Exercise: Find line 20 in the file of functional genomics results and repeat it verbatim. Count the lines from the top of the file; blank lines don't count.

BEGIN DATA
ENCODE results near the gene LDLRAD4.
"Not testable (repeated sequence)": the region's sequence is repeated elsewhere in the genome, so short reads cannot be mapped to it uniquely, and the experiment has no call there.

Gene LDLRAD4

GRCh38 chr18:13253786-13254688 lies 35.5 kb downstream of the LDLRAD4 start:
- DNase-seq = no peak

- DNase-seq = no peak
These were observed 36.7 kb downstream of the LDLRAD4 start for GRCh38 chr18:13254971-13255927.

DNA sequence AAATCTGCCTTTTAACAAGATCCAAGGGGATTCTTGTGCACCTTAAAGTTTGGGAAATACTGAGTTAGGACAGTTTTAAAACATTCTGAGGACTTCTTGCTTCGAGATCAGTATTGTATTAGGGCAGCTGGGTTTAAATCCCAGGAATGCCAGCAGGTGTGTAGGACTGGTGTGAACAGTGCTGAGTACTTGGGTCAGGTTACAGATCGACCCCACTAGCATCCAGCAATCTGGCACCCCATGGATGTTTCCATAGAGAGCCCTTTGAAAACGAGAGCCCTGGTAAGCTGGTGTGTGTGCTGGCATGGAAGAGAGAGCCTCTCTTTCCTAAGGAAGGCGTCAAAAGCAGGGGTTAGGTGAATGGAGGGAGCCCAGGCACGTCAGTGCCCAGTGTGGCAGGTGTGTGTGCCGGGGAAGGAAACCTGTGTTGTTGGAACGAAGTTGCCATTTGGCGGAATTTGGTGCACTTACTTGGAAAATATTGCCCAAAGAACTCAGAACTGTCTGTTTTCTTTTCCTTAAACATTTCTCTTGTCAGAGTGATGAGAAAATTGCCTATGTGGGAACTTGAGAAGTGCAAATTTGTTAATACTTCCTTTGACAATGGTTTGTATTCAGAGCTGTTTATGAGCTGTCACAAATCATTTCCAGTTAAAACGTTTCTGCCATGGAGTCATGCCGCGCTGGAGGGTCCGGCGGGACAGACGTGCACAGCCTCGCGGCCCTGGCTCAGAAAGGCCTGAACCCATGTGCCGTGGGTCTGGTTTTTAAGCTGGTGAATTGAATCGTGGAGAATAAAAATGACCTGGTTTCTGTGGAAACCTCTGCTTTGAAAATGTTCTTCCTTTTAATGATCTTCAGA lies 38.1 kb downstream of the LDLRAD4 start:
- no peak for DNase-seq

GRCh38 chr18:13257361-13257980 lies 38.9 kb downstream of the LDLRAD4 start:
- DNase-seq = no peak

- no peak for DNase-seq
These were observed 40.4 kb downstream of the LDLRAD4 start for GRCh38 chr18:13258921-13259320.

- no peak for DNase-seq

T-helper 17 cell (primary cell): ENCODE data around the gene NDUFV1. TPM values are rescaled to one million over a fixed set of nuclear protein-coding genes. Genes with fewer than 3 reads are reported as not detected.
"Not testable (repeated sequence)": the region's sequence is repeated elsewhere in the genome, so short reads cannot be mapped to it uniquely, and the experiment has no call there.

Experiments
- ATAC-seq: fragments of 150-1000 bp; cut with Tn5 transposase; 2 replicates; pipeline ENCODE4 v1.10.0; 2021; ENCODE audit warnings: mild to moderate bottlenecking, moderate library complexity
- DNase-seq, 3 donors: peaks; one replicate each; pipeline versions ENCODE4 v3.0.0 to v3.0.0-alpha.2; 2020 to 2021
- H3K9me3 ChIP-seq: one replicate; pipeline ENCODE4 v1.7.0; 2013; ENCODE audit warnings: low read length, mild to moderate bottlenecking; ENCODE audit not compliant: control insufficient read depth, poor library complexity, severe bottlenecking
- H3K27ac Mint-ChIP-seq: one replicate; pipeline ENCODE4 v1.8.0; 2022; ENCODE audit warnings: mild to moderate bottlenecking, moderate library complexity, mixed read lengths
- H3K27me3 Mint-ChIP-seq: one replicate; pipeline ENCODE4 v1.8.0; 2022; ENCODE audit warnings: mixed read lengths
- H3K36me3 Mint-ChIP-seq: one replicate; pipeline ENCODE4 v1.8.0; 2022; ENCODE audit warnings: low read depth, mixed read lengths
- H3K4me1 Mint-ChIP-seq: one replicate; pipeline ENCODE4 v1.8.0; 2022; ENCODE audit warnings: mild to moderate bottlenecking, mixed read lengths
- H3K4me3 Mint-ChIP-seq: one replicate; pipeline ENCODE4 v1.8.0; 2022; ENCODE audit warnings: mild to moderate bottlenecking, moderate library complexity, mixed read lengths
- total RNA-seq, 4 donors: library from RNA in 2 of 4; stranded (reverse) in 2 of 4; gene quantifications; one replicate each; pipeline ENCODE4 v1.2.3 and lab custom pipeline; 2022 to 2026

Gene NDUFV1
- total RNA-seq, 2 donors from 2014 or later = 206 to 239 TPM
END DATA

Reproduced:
- H3K9me3 ChIP-seq: one replicate; pipeline ENCODE4 v1.7.0; 2013; ENCODE audit warnings: low read length, mild to moderate bottlenecking; ENCODE audit not compliant: control insufficient read depth, poor library complexity, severe bottlenecking